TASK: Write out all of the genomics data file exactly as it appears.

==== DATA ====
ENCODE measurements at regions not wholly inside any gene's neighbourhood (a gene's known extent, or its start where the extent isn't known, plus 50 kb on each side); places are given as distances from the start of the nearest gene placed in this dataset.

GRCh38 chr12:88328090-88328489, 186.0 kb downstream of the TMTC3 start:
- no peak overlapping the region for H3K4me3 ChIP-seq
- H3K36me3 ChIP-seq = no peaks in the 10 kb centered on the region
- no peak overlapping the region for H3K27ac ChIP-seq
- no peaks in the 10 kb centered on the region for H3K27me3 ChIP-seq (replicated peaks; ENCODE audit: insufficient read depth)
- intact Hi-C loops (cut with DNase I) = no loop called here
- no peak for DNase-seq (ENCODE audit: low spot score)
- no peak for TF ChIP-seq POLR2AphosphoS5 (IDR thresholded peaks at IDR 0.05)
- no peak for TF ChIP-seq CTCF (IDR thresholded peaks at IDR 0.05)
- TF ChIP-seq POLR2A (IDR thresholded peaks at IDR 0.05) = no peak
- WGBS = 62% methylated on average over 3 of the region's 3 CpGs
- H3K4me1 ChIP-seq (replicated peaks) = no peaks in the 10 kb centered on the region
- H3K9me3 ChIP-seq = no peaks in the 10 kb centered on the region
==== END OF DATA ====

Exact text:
ENCODE measurements at regions not wholly inside any gene's neighbourhood (a gene's known extent, or its start where the extent isn't known, plus 50 kb on each side); places are given as distances from the start of the nearest gene placed in this dataset.

GRCh38 chr12:88328090-88328489, 186.0 kb downstream of the TMTC3 start:
- no peak overlapping the region for H3K4me3 ChIP-seq
- H3K36me3 ChIP-seq = no peaks in the 10 kb centered on the region
- no peak overlapping the region for H3K27ac ChIP-seq
- no peaks in the 10 kb centered on the region for H3K27me3 ChIP-seq (replicated peaks; ENCODE audit: insufficient read depth)
- intact Hi-C loops (cut with DNase I) = no loop called here
- no peak for DNase-seq (ENCODE audit: low spot score)
- no peak for TF ChIP-seq POLR2AphosphoS5 (IDR thresholded peaks at IDR 0.05)
- no peak for TF ChIP-seq CTCF (IDR thresholded peaks at IDR 0.05)
- TF ChIP-seq POLR2A (IDR thresholded peaks at IDR 0.05) = no peak
- WGBS = 62% methylated on average over 3 of the region's 3 CpGs
- H3K4me1 ChIP-seq (replicated peaks) = no peaks in the 10 kb centered on the region
- H3K9me3 ChIP-seq = no peaks in the 10 kb centered on the region